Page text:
The majority of murine models of iron sucrose-induced iron overload were carried out in adult subjects. This cannot reflect the high risk of iron overload in children who have an increased need for iron. In this study, we developed four experimental iron overload models in young rats using iron sucrose and evaluated different markers of iron overload, tissue oxidative stress and inflammation as its consequences. Iron overload was observed in all iron-treated rats, as evidenced by significant increases in serum iron indices, expression of liver hepcidin gene and total tissue iron content compared with control rats. We also showed that total tissue iron content was mainly associated with the dose of iron whereas serum iron indices depended essentially on the duration of iron administration. However, no differences in tissue inflammatory and antioxidant parameters from controls were observed. Furthermore, only rats exposed to daily iron injection at a dose of 75 mg/kg body weight for one week revealed a significant increase in lipid peroxidation in iron-treated rats compared with their controls. The present results suggest a correlation between iron overload levels and the dose of iron, as well as the duration and frequency of iron injection and confirm that iron sucrose may not play a crucial role in inflammation and oxidative stress. This study provides important information about iron sucrose-induced iron overload in rats and may be useful for iron sucrose therapy for iron deficiency anemia as well as for the prevention and diagnosis of iron sucrose-induced iron overload in pediatric patients.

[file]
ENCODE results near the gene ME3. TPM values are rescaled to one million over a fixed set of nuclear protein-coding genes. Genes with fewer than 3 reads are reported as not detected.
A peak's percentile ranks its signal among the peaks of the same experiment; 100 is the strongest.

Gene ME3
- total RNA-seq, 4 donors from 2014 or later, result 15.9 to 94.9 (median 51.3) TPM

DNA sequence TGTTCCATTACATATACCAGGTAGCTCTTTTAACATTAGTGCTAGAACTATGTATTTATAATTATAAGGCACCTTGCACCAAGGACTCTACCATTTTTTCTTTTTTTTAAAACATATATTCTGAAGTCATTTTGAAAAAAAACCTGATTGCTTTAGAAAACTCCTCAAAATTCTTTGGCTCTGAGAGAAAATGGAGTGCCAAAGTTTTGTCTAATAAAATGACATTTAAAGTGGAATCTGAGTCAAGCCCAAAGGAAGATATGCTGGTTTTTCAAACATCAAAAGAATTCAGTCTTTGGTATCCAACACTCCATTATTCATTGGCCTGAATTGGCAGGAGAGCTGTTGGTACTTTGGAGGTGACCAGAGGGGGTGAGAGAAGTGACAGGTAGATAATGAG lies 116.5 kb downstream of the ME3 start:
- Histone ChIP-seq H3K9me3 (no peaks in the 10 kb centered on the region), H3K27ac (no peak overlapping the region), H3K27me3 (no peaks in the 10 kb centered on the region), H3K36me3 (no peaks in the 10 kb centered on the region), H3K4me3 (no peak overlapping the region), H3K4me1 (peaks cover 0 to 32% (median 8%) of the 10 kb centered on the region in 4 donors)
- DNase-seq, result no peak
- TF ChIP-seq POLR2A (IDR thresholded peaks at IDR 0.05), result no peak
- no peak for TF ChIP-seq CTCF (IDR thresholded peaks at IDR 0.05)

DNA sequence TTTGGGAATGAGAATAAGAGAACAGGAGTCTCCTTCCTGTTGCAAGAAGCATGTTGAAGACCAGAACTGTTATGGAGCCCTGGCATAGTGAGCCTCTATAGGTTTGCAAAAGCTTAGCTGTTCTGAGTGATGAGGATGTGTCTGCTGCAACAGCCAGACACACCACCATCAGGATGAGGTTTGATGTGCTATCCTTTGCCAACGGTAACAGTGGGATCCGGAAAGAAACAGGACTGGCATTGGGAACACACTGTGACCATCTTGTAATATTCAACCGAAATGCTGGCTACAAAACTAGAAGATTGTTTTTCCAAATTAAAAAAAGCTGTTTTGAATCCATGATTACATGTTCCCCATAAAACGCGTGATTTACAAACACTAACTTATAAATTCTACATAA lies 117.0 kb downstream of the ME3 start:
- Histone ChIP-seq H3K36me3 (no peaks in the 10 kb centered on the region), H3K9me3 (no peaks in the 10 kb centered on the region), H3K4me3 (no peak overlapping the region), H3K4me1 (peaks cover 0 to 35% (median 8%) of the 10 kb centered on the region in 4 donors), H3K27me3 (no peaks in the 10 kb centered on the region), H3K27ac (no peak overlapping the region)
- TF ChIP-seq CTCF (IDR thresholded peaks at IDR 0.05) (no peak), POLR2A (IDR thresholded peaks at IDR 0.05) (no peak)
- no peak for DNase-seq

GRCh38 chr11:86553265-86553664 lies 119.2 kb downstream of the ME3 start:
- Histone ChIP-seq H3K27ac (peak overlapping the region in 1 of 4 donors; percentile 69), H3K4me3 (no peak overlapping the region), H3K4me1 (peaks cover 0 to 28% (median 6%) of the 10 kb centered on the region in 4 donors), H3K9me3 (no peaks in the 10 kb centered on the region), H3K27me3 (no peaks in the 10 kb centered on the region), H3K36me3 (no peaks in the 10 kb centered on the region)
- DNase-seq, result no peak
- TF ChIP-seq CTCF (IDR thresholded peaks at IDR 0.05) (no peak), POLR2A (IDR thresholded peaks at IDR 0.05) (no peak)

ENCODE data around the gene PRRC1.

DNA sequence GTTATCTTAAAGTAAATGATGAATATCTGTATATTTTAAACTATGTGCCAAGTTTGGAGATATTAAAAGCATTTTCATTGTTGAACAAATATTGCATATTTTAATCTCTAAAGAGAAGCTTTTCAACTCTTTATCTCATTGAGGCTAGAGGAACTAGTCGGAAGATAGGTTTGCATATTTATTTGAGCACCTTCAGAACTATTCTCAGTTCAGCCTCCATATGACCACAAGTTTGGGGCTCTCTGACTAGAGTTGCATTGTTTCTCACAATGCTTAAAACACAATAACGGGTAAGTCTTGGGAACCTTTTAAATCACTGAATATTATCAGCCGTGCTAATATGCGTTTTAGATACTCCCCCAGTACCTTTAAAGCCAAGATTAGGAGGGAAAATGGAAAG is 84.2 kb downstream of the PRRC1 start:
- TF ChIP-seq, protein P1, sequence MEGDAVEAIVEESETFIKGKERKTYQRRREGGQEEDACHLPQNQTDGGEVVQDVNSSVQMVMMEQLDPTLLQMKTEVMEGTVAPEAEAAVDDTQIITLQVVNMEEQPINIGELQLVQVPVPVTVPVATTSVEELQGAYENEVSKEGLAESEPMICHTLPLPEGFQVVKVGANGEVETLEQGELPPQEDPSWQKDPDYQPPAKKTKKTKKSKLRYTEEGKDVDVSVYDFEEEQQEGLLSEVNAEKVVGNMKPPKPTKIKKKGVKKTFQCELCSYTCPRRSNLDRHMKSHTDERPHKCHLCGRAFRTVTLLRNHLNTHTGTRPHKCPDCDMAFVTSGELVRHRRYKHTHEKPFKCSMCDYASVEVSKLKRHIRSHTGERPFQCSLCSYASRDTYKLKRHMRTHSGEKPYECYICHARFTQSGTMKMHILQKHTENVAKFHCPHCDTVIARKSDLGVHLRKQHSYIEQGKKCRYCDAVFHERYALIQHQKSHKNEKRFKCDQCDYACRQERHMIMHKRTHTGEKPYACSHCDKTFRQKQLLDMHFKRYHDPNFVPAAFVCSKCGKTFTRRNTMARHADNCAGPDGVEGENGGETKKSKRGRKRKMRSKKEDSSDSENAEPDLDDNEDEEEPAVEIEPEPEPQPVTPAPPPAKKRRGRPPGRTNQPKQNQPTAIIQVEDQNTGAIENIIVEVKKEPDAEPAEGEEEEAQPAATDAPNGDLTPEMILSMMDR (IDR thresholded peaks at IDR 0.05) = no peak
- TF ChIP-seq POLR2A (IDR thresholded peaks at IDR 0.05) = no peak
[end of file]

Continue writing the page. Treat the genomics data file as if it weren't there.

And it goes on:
9. Brazil's premier gold province. Part I: The tectonic, magmatic, and structural setting of the Archean Rio das Velhas greenstone belt, Quadrilátero Ferrífero